The outcome of applying design thinking has been proven through different case studies from various company sizes and industries such as Apple, Microsoft, IBM, IKEA, AirBnB, Starbucks, and others. Design thinking supplements existing quantitative methods with a qualitative approach of focused on identifying customer needs. Design thinking practitioners use data from customer conversations & observations to create validated products & services that fulfill today’s needs, anticipate future needs, and delight every day. 

No expensive industry reports required. 

Design Thinking IRL: The education initiative

You’ve probably heard that our education system may or may not prepare future leaders, mainly because it may or may not prepare our kids for real life. This is an unsettling thought, not only to parents, but also to businesses who will hire these students to solve organizational problems in the future.

Our education system, including the curriculum and school environment setup, has been EXACTLY the same (with only minor tweaks) for at least 50 years, if not more. But, the world has moved on, and so has problem solving in the real world. Yet, we don’t teach our kids how to problem solve with constraints, imperfect information, and focus on the people having the problem in the first place. More importantly, we don’t teach them to fail and learn.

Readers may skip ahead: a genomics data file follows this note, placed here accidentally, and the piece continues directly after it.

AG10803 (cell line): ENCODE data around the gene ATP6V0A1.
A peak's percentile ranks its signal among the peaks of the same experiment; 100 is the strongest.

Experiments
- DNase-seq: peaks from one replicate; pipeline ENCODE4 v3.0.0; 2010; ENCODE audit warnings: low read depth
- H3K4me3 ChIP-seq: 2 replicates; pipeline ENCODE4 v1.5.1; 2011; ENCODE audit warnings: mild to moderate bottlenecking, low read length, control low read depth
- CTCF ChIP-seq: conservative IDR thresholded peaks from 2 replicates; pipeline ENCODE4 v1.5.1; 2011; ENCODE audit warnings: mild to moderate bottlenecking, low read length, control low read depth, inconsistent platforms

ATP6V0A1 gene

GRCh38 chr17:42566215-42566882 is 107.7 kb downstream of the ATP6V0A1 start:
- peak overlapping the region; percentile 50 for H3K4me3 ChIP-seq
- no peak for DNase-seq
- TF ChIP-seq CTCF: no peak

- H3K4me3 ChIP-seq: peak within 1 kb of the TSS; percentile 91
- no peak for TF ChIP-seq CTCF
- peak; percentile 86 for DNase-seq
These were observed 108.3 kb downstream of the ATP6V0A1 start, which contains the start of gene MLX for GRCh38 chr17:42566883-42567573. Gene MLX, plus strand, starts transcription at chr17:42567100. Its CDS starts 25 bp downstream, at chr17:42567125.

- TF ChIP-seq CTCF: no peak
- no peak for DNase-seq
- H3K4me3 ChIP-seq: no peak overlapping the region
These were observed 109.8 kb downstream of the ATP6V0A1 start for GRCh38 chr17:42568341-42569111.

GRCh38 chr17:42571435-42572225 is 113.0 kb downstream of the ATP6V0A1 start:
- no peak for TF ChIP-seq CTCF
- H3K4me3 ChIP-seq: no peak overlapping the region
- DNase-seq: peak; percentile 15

And yet, some brave educators do. We’ve encountered several k-12 educators who are teaching the Design Thinking philosophy, methodology, & tools to their students. One of these brave souls is Rich Wiener, who leads the Ramsey High School Design Thinking class.

We spoke to Rich not long ago about his experience teaching Design Thinking to high school students, and how his class is preparing them for life outside the classroom.


DTL: How do you define design thinking? Why is it important? 

RW: I define design thinking as a process for creative problem solving. What’s particularly characteristic of design thinking is its emphasis on human-centered design and empathy. It’s oriented around understanding the user, empathizing with the user, and designing around the user’s needs. 

DTL: How did you first encounter design thinking as a methodology?

RW: I was drawn to it in 2013 because of an interview with David Kelley [of IDEO]. It particularly impacted me at the time because I was working on a project to define what it means to have 21st century skills in education.

I wanted to understand what the learning experience needs to be for preparing kids for this complex society. [Design Thinking] struck me as a possible solution to foster certain skills - creativity, innovation, complex/messy problem solving - that’s a real weakness in the K-12 school.

I’m also always concerned about the overemphasis on memorization of content, routine thinking, and socialization that educational institutions tend to emphasize. Design Thinking looked like a possible approach to setting up the conditions from an educational perspective that are necessary to promote 21st century skills.